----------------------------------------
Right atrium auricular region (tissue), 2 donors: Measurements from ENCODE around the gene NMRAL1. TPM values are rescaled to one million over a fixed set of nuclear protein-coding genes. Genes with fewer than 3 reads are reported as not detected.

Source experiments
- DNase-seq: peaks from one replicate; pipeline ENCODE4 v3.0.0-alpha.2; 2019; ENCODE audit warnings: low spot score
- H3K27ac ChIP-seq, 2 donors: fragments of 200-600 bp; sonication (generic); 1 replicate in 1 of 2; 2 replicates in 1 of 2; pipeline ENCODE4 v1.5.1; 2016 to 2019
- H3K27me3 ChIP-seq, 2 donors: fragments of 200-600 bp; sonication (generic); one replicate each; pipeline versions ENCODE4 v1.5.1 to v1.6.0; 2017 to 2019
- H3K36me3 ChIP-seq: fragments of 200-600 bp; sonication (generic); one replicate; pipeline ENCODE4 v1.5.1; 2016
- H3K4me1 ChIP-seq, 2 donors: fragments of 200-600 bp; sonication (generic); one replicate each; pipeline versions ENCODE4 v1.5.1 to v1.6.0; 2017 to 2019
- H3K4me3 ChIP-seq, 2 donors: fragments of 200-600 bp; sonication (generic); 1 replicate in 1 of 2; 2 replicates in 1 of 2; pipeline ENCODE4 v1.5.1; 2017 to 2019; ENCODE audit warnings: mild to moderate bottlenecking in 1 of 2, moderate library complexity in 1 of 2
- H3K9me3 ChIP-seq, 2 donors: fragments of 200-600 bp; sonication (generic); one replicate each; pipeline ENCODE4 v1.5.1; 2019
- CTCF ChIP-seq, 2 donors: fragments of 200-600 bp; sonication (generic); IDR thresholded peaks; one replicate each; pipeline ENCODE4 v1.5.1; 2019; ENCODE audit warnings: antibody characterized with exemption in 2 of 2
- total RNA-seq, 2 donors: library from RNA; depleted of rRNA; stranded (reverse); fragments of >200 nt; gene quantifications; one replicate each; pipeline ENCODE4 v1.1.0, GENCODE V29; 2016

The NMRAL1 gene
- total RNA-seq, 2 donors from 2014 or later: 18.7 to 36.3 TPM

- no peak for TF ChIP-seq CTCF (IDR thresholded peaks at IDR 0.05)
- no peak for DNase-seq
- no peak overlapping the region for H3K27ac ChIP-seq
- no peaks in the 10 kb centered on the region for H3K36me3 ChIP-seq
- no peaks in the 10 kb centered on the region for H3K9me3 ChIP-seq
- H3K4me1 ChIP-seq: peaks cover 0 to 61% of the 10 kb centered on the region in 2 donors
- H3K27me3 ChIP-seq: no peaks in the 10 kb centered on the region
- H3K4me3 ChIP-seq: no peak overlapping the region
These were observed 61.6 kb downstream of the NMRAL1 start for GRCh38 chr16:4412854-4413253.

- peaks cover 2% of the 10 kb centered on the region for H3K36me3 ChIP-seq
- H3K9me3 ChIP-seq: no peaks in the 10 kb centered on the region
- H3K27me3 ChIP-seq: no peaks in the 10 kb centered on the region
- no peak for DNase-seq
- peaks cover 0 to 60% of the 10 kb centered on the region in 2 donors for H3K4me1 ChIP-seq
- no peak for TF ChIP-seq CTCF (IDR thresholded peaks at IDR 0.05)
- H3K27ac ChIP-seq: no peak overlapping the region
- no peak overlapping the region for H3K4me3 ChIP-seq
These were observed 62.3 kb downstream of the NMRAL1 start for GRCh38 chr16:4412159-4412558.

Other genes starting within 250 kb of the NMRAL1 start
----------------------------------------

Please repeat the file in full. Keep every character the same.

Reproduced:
Right atrium auricular region (tissue), 2 donors: Measurements from ENCODE around the gene NMRAL1. TPM values are rescaled to one million over a fixed set of nuclear protein-coding genes. Genes with fewer than 3 reads are reported as not detected.

Source experiments
- DNase-seq: peaks from one replicate; pipeline ENCODE4 v3.0.0-alpha.2; 2019; ENCODE audit warnings: low spot score
- H3K27ac ChIP-seq, 2 donors: fragments of 200-600 bp; sonication (generic); 1 replicate in 1 of 2; 2 replicates in 1 of 2; pipeline ENCODE4 v1.5.1; 2016 to 2019
- H3K27me3 ChIP-seq, 2 donors: fragments of 200-600 bp; sonication (generic); one replicate each; pipeline versions ENCODE4 v1.5.1 to v1.6.0; 2017 to 2019
- H3K36me3 ChIP-seq: fragments of 200-600 bp; sonication (generic); one replicate; pipeline ENCODE4 v1.5.1; 2016
- H3K4me1 ChIP-seq, 2 donors: fragments of 200-600 bp; sonication (generic); one replicate each; pipeline versions ENCODE4 v1.5.1 to v1.6.0; 2017 to 2019
- H3K4me3 ChIP-seq, 2 donors: fragments of 200-600 bp; sonication (generic); 1 replicate in 1 of 2; 2 replicates in 1 of 2; pipeline ENCODE4 v1.5.1; 2017 to 2019; ENCODE audit warnings: mild to moderate bottlenecking in 1 of 2, moderate library complexity in 1 of 2
- H3K9me3 ChIP-seq, 2 donors: fragments of 200-600 bp; sonication (generic); one replicate each; pipeline ENCODE4 v1.5.1; 2019
- CTCF ChIP-seq, 2 donors: fragments of 200-600 bp; sonication (generic); IDR thresholded peaks; one replicate each; pipeline ENCODE4 v1.5.1; 2019; ENCODE audit warnings: antibody characterized with exemption in 2 of 2
- total RNA-seq, 2 donors: library from RNA; depleted of rRNA; stranded (reverse); fragments of >200 nt; gene quantifications; one replicate each; pipeline ENCODE4 v1.1.0, GENCODE V29; 2016

The NMRAL1 gene
- total RNA-seq, 2 donors from 2014 or later: 18.7 to 36.3 TPM

- no peak for TF ChIP-seq CTCF (IDR thresholded peaks at IDR 0.05)
- no peak for DNase-seq
- no peak overlapping the region for H3K27ac ChIP-seq
- no peaks in the 10 kb centered on the region for H3K36me3 ChIP-seq
- no peaks in the 10 kb centered on the region for H3K9me3 ChIP-seq
- H3K4me1 ChIP-seq: peaks cover 0 to 61% of the 10 kb centered on the region in 2 donors
- H3K27me3 ChIP-seq: no peaks in the 10 kb centered on the region
- H3K4me3 ChIP-seq: no peak overlapping the region
These were observed 61.6 kb downstream of the NMRAL1 start for GRCh38 chr16:4412854-4413253.

- peaks cover 2% of the 10 kb centered on the region for H3K36me3 ChIP-seq
- H3K9me3 ChIP-seq: no peaks in the 10 kb centered on the region
- H3K27me3 ChIP-seq: no peaks in the 10 kb centered on the region
- no peak for DNase-seq
- peaks cover 0 to 60% of the 10 kb centered on the region in 2 donors for H3K4me1 ChIP-seq
- no peak for TF ChIP-seq CTCF (IDR thresholded peaks at IDR 0.05)
- H3K27ac ChIP-seq: no peak overlapping the region
- no peak overlapping the region for H3K4me3 ChIP-seq
These were observed 62.3 kb downstream of the NMRAL1 start for GRCh38 chr16:4412159-4412558.

Other genes starting within 250 kb of the NMRAL1 start